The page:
Dale Earnhardt Jr. has been upside down, on fire, cracked, concussed, compressed and depressed. He had his heart ripped out and was asked to heal himself on national television. Yet he kept racing, and oh yeah, he also won 26 times. Nearly 3,000 men and women have started a race at NASCAR's highest level. Fewer than 200 have won even once. Only 30 have won 26 times. And only one of those 30 did so while carrying the expectations and emotional and economic loads of an entire sport on his shoulders. Somehow, amid it all, Junior also became his own man.
Last fall, as he fought through the fog of concussions and stared into the even murkier fog of an uncertain future, he was approached by multiple friends and family members who suggested that it might be time to hang up his helmet. He didn't. When asked why, he kept going back to the people who were dependent on his racing, from the employees at Hendrick Motorsports and JR Motorsport to the fans who voted him Most Popular Driver a record 14 consecutive times.
During Tuesday's news conference, he admitted that he reached out to Rick Hendrick nearly one month ago to discuss his decision. He was resolute and forward-focused. But he also admitted a tinge of struggle with it all. Why?
"I don't like letting people down ... "
It was another unnecessary apology for his "own selfish pity."
But this is the time to be a little selfish. This is about health and wellness and wanting to start a family. It's about the ability to pull off the lone racing feat his father wasn't able to accomplish: leaving the cockpit on his terms.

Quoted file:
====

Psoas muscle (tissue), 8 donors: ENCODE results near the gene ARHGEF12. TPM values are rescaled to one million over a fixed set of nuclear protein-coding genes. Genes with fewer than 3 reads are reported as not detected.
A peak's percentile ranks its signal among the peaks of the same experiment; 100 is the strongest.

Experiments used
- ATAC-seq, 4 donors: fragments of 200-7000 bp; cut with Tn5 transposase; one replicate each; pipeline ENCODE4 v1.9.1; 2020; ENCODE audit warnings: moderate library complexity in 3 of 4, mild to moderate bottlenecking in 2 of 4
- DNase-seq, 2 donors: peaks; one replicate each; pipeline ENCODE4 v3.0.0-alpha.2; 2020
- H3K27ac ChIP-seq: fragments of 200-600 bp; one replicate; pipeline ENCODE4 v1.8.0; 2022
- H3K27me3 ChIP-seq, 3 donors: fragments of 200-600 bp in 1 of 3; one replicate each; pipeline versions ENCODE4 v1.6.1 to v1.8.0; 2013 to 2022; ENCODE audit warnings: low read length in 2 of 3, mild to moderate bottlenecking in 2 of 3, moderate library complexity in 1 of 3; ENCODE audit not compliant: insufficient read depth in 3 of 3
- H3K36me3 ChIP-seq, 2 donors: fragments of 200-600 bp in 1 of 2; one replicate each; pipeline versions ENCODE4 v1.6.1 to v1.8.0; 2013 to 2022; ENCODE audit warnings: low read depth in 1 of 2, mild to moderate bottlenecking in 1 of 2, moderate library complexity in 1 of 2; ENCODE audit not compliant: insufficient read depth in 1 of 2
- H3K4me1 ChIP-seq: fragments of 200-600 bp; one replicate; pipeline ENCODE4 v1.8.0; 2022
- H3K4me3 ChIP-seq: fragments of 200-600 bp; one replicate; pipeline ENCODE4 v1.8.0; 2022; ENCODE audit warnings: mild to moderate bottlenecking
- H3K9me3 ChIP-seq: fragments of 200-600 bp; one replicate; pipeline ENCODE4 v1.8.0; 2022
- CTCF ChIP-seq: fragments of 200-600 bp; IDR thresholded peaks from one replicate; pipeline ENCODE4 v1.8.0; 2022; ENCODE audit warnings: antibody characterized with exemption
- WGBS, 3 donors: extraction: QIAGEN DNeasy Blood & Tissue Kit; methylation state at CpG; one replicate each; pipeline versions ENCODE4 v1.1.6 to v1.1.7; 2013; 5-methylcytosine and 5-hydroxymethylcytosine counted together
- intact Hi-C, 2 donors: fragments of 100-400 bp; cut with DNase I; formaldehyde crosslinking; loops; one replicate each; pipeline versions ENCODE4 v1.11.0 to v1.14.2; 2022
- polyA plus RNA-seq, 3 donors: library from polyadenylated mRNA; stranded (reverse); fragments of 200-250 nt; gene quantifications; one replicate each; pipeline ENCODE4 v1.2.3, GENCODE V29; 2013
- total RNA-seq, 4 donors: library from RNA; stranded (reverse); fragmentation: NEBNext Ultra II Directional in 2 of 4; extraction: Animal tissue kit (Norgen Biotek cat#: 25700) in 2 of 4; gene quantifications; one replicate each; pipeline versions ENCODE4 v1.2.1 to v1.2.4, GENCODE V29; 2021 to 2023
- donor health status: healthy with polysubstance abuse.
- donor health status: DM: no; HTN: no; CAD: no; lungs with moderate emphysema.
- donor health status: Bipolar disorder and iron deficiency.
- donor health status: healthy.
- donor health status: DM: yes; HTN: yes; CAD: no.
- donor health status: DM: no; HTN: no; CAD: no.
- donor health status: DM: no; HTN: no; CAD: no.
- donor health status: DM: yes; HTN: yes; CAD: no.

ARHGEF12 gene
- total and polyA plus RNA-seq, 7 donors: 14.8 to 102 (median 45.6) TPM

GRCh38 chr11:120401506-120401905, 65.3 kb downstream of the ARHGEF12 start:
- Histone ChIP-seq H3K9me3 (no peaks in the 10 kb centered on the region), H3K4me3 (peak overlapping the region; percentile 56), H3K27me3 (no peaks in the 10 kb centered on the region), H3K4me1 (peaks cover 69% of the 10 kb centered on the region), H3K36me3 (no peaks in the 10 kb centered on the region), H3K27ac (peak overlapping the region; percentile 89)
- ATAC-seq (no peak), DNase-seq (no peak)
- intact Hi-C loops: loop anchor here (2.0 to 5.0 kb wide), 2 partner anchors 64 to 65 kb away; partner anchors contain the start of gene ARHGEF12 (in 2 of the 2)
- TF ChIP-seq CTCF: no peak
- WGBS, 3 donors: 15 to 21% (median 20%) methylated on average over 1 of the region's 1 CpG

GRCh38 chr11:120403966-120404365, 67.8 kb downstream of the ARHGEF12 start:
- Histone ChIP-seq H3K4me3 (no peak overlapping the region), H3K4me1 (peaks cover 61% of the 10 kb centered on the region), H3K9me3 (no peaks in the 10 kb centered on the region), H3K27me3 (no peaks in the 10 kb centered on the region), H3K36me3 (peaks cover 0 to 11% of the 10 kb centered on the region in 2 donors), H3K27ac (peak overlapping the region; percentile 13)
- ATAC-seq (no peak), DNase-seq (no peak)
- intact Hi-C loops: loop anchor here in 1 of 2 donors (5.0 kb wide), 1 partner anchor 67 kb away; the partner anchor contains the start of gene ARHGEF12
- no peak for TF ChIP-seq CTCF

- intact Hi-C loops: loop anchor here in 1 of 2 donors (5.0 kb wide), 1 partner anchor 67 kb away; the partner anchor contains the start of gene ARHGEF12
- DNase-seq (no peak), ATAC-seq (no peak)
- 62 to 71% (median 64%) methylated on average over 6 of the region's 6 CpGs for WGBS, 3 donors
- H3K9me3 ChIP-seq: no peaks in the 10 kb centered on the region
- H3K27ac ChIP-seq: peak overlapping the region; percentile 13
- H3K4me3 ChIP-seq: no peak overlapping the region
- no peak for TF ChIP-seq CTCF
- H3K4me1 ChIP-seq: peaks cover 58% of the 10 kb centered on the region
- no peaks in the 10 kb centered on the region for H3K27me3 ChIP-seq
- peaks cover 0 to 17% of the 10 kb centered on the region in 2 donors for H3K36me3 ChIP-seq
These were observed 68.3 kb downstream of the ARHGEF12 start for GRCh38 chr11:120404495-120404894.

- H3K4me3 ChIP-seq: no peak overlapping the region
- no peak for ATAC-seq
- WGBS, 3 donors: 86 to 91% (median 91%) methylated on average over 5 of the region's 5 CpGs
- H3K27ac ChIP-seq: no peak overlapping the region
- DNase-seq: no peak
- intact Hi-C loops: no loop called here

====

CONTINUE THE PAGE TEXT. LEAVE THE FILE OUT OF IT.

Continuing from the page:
I hope he knows that he isn't letting anyone down. I hope he knows that while fans will be wistful and NASCAR will bemoan the loss of its biggest star, the reality is that, at least for those of us who have been around him for all these years, the overwhelming feeling will be much like it was for me as I was shaken awake Tuesday morning.
Smiling, sad, but mostly, honestly, relieved.
|Dale Earnhardt Jr. said he struggled with only a small portion of his decision to retire at the end of the season. Mike Comer/Getty Images|
Dale Earnhardt Jr. to retire from NASCAR Cup Series following 2017
CONCORD, N.C. -- After 18 seasons and more than 600 races behind the wheel, Dale Earnhardt Jr. will bring his NASCAR Cup Series driving career to a close at the conclusion of 2017. Today, he shared the news with members of his No. 88 Hendrick Motorsports team.
The fan favorite and two-time Daytona 500 champion will discuss his decision in a press conference this afternoon. He will be joined by Hendrick Motorsports owner Rick Hendrick, for whom Earnhardt has driven since 2008. The two first met about the driver’s decision on March 29.
Earnhardt, who will turn 43 in October, made his first career Cup Series start on May 30, 1999, at Charlotte Motor Speedway. Since then, the Kannapolis, North Carolina, native has captured 26 points-paying Cup race wins and been voted by fans as NASCAR’s Most Popular Driver a record 14 consecutive years. He has qualified for the NASCAR playoffs eight times.
Now in the midst of his 18th full-time season at the elite Cup level, Earnhardt made his 600th career series start on March 26 at Fontana, California. He will compete in his final NASCAR Cup Series race on Nov. 19 at Homestead-Miami Speedway.
Hendrick Motorsports will announce plans for its 2018 team alignment at a later date.